Rob Fitzpatrick

I made a big step and cold-called over a dozen businesses this year. I was (and am) trying to find out which of my company's services they might need.

Now Mr. Fitzpatrick is telling me that large parts of these conversations were in vein and even misleading. He is talking about the parts of conversations where we make each other feel good ― you know, those friendly chit-chat moments. Instead of validating my ideas and services, my conversation partners were giving me meaningless "fluffy" compliments ― just like my mom would when I tell her about an idea of mine (hence the "Mom Test"):

You're great, tell me more later!

Well, he has a point. What's important is to learn from potential customers. Be casual, but inquire past the fluffy compliments and the meaningless complaints about problems they would never actually pay for to get resolved. A meeting is a success if and only if you either learned something valuable from them, or if you got a clear commitment or advancement. These conversations are also not random, they are a tool for keeping all eyes on what matters most: In a startup, all founders need to be involved in this learning. The three big questions need to be constantly addressed.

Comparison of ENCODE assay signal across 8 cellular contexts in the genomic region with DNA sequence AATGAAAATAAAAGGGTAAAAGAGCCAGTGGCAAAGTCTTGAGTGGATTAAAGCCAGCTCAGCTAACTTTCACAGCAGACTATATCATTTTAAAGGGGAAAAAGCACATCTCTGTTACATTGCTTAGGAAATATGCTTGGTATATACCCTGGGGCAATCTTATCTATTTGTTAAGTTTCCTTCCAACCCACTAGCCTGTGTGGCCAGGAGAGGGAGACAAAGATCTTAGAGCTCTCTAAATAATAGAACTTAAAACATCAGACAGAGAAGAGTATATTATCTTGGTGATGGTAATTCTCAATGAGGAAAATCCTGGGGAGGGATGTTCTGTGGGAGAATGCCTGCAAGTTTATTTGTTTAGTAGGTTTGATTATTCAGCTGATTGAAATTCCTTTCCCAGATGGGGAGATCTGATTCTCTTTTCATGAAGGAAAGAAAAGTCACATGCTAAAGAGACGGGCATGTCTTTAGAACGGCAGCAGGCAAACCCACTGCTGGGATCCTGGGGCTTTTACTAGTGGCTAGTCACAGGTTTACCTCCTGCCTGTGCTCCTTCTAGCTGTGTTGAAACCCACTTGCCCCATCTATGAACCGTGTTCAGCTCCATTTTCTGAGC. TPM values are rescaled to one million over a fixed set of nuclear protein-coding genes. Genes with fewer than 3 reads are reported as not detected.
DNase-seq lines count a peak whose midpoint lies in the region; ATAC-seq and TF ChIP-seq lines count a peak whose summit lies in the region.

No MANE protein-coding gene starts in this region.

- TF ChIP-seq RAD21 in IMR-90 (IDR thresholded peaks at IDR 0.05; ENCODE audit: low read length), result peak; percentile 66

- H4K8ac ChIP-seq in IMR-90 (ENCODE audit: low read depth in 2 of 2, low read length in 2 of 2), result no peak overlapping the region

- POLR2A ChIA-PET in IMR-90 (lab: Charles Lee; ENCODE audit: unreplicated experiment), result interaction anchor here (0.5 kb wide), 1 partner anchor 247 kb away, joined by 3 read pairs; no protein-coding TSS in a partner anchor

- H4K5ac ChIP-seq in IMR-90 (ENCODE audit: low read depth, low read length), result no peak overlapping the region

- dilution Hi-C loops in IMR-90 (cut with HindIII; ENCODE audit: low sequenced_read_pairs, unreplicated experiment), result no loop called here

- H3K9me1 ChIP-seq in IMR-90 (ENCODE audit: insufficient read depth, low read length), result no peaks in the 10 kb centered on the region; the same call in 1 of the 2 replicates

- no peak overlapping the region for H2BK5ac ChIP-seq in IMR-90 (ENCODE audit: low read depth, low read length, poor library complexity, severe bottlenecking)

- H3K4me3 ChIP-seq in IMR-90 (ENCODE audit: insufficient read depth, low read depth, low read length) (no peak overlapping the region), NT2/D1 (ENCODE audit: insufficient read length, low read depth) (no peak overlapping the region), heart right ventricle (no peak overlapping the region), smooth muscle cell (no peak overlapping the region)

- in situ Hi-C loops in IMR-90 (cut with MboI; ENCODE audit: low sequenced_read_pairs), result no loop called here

Learning from customers is the pure focus of this little book. I like that Fitzpatrick stresses how one should not put off building and measuring (the other two steps in the lean cycle), either. Get to it, come ever closer.

The book has really good examples of conversations, most of them sounding nice at first, but being mostly a waste of time. I can see why everyone in the entrpreneurial scene recommends it. I do, too.

# lastedited 16 Dec 2020
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